February 12, 2018 at 1:14 pm

Nassif Presents Preliminary Data on Middle Ear in Extinct Reptiles

James Nassif portrait in the lab

James Nassif

Biological Sciences graduate student James Nassif is presenting preliminary data regarding the morphology and physiology of the middle-ear conduction apparatus in both extinct and extant reptiles at the Association for Research in Otolaryngology’s Midwinter Meeting in San Diego from Feb. 9-14.

The ARO meeting features cutting-edge basic and clinical research in the field of otolaryngology.

Abstract: The middle ear is thought to have evolved to decrease the loss of energy as sound waves pass from the environment to the inner ear. Though absolute frequency sensitivity is not strongly correlated with middle ear function, critical functions including sound localization and inner-ear damage mitigation have been tied to middle-ear morphology across diverse species. Whereas mammals are often the focus of middle-ear anatomical research, the evolution and dynamics of the independently-evolved hearing systems of other vertebrates have received less attention. In living reptiles and birds, the middle-ear conduction pathway is comprised of a single rod-like ossicle (the columella), typically connected to a tympanic membrane by cartilage. Birds and non-avian dinosaurs present an opportunity to explore both the physical and developmental constraints of the ear across many different magnitudes of size. Because the hearing apparatus of extinct reptiles is poorly understood, basic anatomical investigation is necessary to explore any functional consequences of morphology. Though the columella is the only middle-ear structure known to fossilize, preliminary investigation suggests that the anatomy of the middle ear in extinct species may be constrained through identifying osteological correlates in extant taxa of both key soft-tissue structures and unpreserved hard tissues. Cadaveric specimens representing ecologically and taxonomically diverse birds and several species of crocodilian were µCT scanned, and ear structures including columellae were digitally reconstructed using Avizo. Specimens were also dissected to visualize the anatomy and identify the attachments of middle-ear structures to hard tissues. Fossil specimens were also scanned and photographed. Using data from dissections and scanned specimens, tentative osteological correlates of soft tissue structures were identified and compared to the osteology of extinct taxa, consistent with established methods of phylogenetic bracketing. Additionally, the shape and size of incompletely preserved columellae were constrained by the anatomy of the braincase. Though the columellae of some ornithischian dinosaurs are dimensionally similar to those of extant reptiles, the columellae of large theropods such as Tyrannosaurus are exceptionally long and thin. Other groups show morphologies that may be consistent with atympanic middle ears. Preliminary mechanical analyses suggest these extreme morphologies have functional consequences for the transmission of sound. These results are compared to previous studies of archosaurian ear morphology. Beyond evolutionary implications, any insights into the functional morphology of a single-ossicle middle ear have potential applications in the design of prosthetic implants for humans that are better able to meet the challenges of an active life.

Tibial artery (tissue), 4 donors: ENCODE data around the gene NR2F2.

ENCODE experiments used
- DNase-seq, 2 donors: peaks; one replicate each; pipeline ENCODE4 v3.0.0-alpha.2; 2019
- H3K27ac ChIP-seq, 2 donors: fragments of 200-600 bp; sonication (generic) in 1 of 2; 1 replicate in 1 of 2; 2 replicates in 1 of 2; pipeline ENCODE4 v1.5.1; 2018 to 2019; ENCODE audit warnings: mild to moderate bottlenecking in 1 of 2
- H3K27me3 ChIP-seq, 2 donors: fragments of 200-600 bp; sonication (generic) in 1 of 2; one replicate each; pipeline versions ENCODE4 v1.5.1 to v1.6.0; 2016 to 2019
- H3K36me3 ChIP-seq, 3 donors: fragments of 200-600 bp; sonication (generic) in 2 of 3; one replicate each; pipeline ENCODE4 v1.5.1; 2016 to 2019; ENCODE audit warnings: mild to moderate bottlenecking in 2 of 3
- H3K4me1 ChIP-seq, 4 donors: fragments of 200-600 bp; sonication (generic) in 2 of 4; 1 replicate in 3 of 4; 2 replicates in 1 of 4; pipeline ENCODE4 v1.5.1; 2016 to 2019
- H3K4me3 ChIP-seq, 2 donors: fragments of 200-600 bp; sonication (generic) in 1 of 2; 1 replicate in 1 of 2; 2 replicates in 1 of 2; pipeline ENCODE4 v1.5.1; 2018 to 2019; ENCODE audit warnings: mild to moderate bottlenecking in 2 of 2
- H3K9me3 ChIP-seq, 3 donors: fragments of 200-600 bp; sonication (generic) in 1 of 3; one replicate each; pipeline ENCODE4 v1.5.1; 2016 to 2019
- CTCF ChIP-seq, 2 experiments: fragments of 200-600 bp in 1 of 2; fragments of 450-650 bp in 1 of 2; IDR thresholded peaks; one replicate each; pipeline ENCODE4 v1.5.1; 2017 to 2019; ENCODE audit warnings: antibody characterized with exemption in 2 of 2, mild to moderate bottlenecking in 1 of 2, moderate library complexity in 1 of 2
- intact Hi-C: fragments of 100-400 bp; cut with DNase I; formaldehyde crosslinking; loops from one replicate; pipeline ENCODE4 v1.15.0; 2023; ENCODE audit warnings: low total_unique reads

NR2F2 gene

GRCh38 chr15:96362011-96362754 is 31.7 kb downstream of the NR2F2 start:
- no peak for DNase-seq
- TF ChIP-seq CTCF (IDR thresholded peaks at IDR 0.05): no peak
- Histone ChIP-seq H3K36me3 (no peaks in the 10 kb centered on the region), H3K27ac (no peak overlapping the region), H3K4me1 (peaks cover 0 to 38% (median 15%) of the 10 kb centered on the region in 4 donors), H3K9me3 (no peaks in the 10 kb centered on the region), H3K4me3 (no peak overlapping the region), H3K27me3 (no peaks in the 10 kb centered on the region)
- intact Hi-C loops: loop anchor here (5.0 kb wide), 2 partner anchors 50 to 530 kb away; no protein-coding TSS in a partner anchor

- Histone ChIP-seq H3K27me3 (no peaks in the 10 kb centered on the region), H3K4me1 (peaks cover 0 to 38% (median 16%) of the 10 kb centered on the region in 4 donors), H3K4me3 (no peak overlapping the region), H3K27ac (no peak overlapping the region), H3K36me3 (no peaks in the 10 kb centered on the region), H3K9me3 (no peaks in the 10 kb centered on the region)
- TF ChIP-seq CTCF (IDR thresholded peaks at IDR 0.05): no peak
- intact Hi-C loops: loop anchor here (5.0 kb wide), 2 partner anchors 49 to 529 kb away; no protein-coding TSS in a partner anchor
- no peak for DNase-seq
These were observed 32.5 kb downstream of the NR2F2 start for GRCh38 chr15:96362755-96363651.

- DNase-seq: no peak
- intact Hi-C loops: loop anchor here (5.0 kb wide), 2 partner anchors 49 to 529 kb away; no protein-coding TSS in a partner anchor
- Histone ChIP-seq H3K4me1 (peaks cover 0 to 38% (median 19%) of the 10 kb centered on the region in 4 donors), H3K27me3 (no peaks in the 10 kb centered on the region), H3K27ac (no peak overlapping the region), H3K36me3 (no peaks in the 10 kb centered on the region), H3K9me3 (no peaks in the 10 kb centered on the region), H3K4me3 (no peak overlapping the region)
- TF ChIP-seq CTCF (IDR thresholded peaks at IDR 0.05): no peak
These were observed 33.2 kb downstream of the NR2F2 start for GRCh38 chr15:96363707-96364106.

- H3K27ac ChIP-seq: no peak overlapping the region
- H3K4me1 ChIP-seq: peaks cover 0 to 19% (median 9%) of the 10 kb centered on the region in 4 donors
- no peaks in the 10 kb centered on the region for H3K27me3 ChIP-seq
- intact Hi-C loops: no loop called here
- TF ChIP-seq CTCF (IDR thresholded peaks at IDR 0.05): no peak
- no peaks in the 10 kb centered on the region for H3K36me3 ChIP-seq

Leave a Reply

Your email address will not be published. Required fields are marked *